Here’s a selection of unusual videos I found on Youtube. Unlike a lot of people, I try not to get too bogged down in whatever algorithms Youtube thinks I’m interested in. I like to just hop around from topic to topic, landing on whatever catches my eye. This is probably very confusing to Youtube, because it has no idea what the hell to offer to me, but that’s how I like it. And because I’m  a  contrary asshole, I pretty much throw most anything that is suggested to me out the window. I don’t want people, (or Youtube, for that matter), getting too comfortable with the idea that they know my specific tastes.

You Dont Know Me Youtube GIF

I stumbled across this group while searching the topic of whether or not Asian people dance. I have heard Korean and Japanese Rap and wondered if they  also breakdanced, (and how the hell would they possibly learn any of it except from Youtube). There’s this Asian kid, named Sean, in the Wildabeast tutorials, that I absolutely love to watch. Okay, Strawhatz isn’t much like those videos, but I thought the fusion of Japanese Koto music and Hip Hop was very  interesting, and the video was mildly funny.

 

I thought this next video was interesting because I love Chinese Martial Arts movies, and I love music. What if the two were combined into a Chinese Martial Hip Hop type thing. Apparently, it’s possible to confound Youtube by making it look for stuff its never heard of, and then it will just spit out something, hoping you asked for that.

 

On occasion, I do accept Youtube recommendations, like this one, because its just fecking weird. This is some of the most painful looking dancing I’ve ever watched. I’ve been raised to think of dancing as a joyful activity, but I suppose this kind of dancing is in keeping with my idea that the Japanese are, in general, somewhat melancholy, and they would invent something like Butoh. There are a bunch of documentaries about this form of dance on Youtube, as if the Japanese were hard-pressed to try to explain this peculiar form of dance to Westerners, knowing we wouldn’t understand what we were seeing.

 

The Hu is a Mongolian Hunnu Rock band, which is all the definition I got. I liked the idea of Rock music combined with Mongolian throat singing.  If there was ever any form of Eastern music that was a good  fit with Rock, it would be throat singing.

 

 

After Childish Gambino’s This Is America was released, there was a slew of parody videos. This one, based on the movie Black Panther, about Wakanda, was one of the better ones.

 

 

Jet Li’s  Martial short film came out some time ago and I missed it. I read about it in a magazine and luckily it was available on the Tube. Li looks so different from his movie image that I almost didn’t recognize him, and there were all kinds of rumors that he was ill, (he isn’t, he just shaved his head) but then I remember that he is in his 50s, and perhaps he simply wants to look more mature, which is something that is not a moment for crisis in Chinese culture.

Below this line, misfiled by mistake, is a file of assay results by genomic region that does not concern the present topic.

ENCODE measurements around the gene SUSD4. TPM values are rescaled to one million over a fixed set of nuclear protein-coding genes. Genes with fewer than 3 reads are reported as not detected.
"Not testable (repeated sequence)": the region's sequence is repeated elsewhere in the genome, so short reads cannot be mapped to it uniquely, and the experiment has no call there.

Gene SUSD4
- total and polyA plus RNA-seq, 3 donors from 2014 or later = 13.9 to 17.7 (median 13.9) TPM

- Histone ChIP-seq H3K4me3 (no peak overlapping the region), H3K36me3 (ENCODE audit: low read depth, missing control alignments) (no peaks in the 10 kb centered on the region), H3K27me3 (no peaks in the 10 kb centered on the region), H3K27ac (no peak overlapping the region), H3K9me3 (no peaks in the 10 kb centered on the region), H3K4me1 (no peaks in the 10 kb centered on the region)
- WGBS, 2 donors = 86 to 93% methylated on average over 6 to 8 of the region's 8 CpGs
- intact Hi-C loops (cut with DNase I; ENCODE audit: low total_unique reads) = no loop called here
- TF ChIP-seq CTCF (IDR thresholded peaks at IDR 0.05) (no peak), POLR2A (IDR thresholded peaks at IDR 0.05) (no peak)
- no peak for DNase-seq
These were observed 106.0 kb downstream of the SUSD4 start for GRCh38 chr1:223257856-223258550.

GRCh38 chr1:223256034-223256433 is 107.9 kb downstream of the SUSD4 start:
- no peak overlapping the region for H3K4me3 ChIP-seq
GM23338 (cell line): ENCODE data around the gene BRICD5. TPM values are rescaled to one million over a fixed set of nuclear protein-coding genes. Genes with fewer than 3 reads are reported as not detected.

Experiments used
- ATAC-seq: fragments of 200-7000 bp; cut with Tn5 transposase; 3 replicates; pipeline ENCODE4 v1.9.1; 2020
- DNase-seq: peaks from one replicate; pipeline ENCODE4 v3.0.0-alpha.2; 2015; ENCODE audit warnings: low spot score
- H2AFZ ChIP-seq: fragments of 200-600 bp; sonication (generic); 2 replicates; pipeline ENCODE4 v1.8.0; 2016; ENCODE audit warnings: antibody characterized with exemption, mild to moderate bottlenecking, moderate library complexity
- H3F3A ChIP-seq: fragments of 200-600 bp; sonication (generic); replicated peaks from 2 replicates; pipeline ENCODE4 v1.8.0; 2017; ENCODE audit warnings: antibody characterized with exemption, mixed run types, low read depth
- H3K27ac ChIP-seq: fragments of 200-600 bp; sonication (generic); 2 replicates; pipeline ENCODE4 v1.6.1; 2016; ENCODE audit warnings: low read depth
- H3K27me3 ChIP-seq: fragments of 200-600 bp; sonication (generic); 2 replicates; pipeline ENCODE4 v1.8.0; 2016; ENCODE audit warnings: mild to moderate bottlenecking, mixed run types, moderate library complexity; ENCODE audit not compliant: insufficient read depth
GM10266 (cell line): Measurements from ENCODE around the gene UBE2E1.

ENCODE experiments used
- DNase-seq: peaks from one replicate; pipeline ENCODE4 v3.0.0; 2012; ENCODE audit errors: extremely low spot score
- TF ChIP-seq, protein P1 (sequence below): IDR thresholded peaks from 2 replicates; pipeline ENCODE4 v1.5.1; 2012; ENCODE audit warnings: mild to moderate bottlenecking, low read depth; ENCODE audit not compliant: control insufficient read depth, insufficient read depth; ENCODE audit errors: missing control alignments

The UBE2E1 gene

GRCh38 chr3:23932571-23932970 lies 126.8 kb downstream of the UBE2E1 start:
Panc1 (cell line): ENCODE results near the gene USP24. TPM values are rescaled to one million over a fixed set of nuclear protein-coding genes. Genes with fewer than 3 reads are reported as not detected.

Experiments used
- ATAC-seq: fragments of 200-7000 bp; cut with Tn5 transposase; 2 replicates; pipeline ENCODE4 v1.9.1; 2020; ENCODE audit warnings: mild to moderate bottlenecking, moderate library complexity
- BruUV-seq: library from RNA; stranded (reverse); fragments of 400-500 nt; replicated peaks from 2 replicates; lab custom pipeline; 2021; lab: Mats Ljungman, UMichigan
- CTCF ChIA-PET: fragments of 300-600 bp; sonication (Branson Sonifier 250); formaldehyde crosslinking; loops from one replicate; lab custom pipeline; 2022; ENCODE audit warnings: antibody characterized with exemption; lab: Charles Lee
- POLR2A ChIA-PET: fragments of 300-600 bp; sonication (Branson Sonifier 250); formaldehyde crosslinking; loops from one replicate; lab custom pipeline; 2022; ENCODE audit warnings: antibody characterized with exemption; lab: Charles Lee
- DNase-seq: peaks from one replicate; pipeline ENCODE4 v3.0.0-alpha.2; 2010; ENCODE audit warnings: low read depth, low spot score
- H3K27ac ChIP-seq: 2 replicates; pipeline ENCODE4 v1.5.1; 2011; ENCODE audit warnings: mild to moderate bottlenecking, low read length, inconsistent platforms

Uhmm, Janet got a new album coming out…have a song!

 

 

I will never get tired of laughing at these balloon animal videos. I will laugh at them when I’m a hundred.

 

I am not a fan of spiders, to put it mildly, but I discovered these Lucas the Spider series, and apparently I am only afraid of actual spiders. Cartoon spiders don’t bother me. And omg! he is actually the cutest little cinnamon roll. He reminds me of the little jumping spiders that we saw on the outside of our house when I was a kid. I’m not the only one who thinks those little guys are cute, and Lucas just wants to be friends with everybody.

https://menunkatuck.org/conservation/bio-bits/tiny-jumping-spiders-are-endearing-predators/

Part Two : Favorite Martial Arts Fight Scenes

I have watched one hell of a lot of action movies in my 40 plus years, so you know I have a lot of favorite scenes. Too many to list, maybe. These are scenes I love to watch over and over, again, because they’re beautiful, or exciting, tragic  or sometimes uplifting.

I know a lot of people don’t watch such movies because to them it’s all just violence. And this may seem paradoxical, but I actually am a pacifist who hates confrontations. I’m also a realist,though and I acknowledge that there’s a part of me that’s violent and believes in a little ass-kickin’.. For me, watching fake movie violence is different from engaging in the real stuff, and the kind of distinction I make can probably only be understood by people who have experienced real life violence.

It’s the difference between fantasy and reality. Just because a person likes Lord of The Rings doesn’t mean they believe in elves and just because a person reads about true life crime, doesn’t mean they’re planning their own. Yes,  I have on occasion wished I could choke a bitch but I know that’s never going to happen and fake violence in movies is wonderfully cathartic for those urges. I can experience the pleasure of beating up a (no doubt about it) bad guy, without ever actually hurting anyone, (and technically, they aren’t getting hurt either).